Friday, December 12, 2014

Who Knew #14 Orange County was Once Part of Los Angeles County

Who Knew that one hundred and twenty five years ago, on Aug. 1, 1889, the southern portion of Los Angeles County broke away to become Orange County. 

A map of the old Los Angeles County

According to KCET, 
A trip to the county seat in Los Angeles required two over hot and dusty roads in the summer time -- through mud and mire in the winter time. Bridges there were none, and often during the rainy season, the rivers swollen to raging torrents cut off all communication with the metropolis for weeks at a time. A lumbering old stage coach three times a week carried the mail, and at the compensation of ten cents a mile banged and battered the unfortunate passenger onward to his destination at the reckless speed of five miles an hour.

Discussions and attempts to break away from Los Angeles County took 10 years with original proposals such that the city of Downey and Whittier would become part of  "Anaheim County". After a few battles California legislature decided to incorporate a new county. Politicians then decided to name the county, for the citrus fruit in an attempt to promote immigration by suggesting a semi-tropical paradise–a place where anything could grow.

The plaza in the City of Orange in 1889, the year Orange County split from Los Angeles County. Courtesy of the Orange Public Library.

On the day Orange County separated, there were about 15,000 residents, three incorporated cities, and no paved roads. Their growth was slow but steady, reaching only 34,000 residents  by 1910. But in the following decade,  population nearly doubled. In the roaring '20s, it doubled again, to 120,000.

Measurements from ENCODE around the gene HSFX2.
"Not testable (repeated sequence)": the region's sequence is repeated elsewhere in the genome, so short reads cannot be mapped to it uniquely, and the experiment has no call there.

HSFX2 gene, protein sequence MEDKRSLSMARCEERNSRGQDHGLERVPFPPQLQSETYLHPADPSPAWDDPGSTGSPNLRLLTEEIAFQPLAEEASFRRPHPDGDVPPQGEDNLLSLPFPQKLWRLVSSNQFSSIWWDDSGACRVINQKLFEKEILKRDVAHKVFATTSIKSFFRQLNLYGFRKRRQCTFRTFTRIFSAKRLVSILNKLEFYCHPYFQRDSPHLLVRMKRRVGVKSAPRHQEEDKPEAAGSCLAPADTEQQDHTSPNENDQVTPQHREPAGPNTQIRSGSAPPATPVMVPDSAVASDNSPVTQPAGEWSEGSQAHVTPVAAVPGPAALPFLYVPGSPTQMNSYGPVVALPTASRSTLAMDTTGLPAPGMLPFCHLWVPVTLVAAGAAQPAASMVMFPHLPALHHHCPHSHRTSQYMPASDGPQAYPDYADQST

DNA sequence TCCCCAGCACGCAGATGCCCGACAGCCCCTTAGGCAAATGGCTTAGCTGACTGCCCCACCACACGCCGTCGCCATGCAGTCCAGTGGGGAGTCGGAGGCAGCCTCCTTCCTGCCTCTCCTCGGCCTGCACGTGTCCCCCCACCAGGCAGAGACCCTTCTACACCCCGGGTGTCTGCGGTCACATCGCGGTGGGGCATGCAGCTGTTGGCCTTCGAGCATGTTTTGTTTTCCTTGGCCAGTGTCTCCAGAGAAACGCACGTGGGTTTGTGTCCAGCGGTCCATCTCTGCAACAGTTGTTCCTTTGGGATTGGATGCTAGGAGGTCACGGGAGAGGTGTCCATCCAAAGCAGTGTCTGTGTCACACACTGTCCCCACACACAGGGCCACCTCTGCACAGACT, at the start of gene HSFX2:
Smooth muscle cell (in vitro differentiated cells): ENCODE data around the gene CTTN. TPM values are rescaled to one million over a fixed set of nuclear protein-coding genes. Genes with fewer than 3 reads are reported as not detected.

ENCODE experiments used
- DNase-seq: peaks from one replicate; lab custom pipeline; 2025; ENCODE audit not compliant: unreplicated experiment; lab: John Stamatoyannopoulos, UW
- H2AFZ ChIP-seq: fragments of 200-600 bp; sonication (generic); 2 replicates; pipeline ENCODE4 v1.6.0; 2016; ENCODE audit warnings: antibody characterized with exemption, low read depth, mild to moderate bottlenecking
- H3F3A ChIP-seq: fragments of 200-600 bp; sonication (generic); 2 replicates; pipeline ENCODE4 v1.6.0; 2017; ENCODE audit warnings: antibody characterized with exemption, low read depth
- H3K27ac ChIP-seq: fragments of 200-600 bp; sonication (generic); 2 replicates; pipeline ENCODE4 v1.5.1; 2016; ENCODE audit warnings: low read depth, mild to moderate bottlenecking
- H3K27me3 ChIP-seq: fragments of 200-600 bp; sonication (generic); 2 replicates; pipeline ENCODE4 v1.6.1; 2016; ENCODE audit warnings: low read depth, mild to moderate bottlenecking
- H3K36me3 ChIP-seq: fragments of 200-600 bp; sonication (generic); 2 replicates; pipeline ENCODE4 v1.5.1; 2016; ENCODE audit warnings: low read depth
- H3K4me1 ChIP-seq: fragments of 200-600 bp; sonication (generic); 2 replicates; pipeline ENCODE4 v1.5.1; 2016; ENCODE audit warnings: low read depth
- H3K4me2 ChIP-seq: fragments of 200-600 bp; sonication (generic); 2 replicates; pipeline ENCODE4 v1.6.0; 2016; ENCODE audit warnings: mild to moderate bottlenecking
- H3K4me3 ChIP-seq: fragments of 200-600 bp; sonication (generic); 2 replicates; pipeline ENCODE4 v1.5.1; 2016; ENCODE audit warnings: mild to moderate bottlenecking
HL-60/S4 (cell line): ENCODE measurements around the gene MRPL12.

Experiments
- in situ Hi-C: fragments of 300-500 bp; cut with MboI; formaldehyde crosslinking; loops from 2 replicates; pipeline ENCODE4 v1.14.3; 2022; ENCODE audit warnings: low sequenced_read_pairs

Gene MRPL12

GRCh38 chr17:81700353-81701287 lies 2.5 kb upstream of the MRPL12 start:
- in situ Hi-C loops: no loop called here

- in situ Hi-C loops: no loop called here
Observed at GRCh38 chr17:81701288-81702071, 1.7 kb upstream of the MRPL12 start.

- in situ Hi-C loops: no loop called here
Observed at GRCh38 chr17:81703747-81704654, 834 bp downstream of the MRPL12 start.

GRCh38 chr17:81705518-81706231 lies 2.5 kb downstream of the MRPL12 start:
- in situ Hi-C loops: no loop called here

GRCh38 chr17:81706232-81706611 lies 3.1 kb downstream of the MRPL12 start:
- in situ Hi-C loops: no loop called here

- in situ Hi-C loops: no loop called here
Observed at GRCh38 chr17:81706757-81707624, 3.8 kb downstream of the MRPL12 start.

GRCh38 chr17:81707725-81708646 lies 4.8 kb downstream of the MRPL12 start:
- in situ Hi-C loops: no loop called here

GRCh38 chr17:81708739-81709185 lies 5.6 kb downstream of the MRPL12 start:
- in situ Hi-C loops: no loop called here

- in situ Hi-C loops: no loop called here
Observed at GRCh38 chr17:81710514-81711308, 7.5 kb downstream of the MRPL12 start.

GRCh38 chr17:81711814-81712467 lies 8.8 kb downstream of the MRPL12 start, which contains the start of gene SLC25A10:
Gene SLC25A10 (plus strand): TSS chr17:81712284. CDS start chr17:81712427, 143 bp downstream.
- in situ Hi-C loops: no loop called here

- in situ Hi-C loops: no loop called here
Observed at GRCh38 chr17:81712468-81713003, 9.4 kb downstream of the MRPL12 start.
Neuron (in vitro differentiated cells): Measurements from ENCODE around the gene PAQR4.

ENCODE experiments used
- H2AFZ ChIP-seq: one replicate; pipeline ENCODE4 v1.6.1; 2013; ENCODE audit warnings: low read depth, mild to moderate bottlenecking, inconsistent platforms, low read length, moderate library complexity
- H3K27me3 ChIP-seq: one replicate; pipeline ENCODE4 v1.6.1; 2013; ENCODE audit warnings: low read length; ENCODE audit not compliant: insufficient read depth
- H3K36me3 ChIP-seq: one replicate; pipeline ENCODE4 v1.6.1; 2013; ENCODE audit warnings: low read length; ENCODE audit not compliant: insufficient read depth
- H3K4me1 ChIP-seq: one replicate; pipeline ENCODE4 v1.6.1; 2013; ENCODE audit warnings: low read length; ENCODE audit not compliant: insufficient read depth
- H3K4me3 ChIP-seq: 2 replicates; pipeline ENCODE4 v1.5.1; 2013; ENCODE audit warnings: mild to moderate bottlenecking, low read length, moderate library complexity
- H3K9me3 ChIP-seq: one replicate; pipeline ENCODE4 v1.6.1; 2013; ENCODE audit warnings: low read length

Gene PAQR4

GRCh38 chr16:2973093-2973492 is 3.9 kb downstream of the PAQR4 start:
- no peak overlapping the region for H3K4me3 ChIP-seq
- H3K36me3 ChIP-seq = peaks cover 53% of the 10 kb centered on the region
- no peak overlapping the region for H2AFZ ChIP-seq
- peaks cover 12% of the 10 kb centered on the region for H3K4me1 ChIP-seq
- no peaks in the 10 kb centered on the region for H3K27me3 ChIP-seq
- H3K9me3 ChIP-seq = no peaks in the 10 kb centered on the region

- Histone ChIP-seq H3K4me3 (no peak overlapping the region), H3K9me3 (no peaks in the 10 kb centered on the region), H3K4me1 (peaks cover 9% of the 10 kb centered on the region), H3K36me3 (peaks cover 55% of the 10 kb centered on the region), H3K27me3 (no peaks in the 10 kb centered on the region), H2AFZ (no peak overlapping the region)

Prior to WWII, Orange County was centered on agriculture.any crops would do well and bring prosperity, taking advantage of our ideal climate and soil, until a disease would wipe them out and force them to find something new, beginning the cycle again. Along the way, Orange County residents  had enormous success with grapes, apricots, walnuts, and oranges. 

Tuesday, December 9, 2014

Historical Landmark #14 Watts Towers

California Historical Landmark #993

Address: 1727 E. 107th Street Los Angeles, California 90002

Watts Towers transformed a poor working class neighborhood in South Los Angeles into a world-class destination for folk art. One man, Simon Rodia an Italian immigrant  built the towers by hand in the triangle-shaped yard next to his house between 1921 and 1954. For thirty-three years, he worked on these towers until he one day just left and never came back.  He fashioned scrap steel pipes and colorful broken bits and pieces of glass and pottery, bottle caps, seashells and even bowling balls into what is now known as the Watts Towers. After he left some of the .

By the time Rodia finished working on the towers, they had been discovered as Southern California’s most unusual tourist attraction. In 1959, the City of Los Angeles stated that they were unstable and unsafe and would have to be demolished. Fans from far and near protested. Tests proved their durability and miraculously, they still soar today.

Watts Towers officially became a California Historical Landmark in 1990.

Pictures from my visit on December 7, 2014

Sunday, December 7, 2014

Filming Location #2 The Fast and The Furious

Located in the vicinity of Angelino Heights are  two filming locations of the first installment of the Fast & the Furious franchise.

Dominic Torretto's House

Actual Location: 722 E. Kensington Rd. Los Angeles

The house was featured in the Fast and The Furious, and in Fast 6

Actual House

I took a picture from an angle because this is a private property. There is no garage, it seems that was added by the production company.

About a block away is Bob's Market. This market was Toretto's Market & Cafe in the film and was the first scene of the film when Brian (Paul Walker) goes in to order  a Tuna Sandwich and encounters the rest of the group.

I was able to walk in to Bob's Market and got myself a water, just to see the inside of the store. It a mom and pop shop and was just used as a backdrop. I did not ask the lady anything about the film, first because she did not look like she wanted to talk and because I figure people go in there on a regular basis to ask those questions,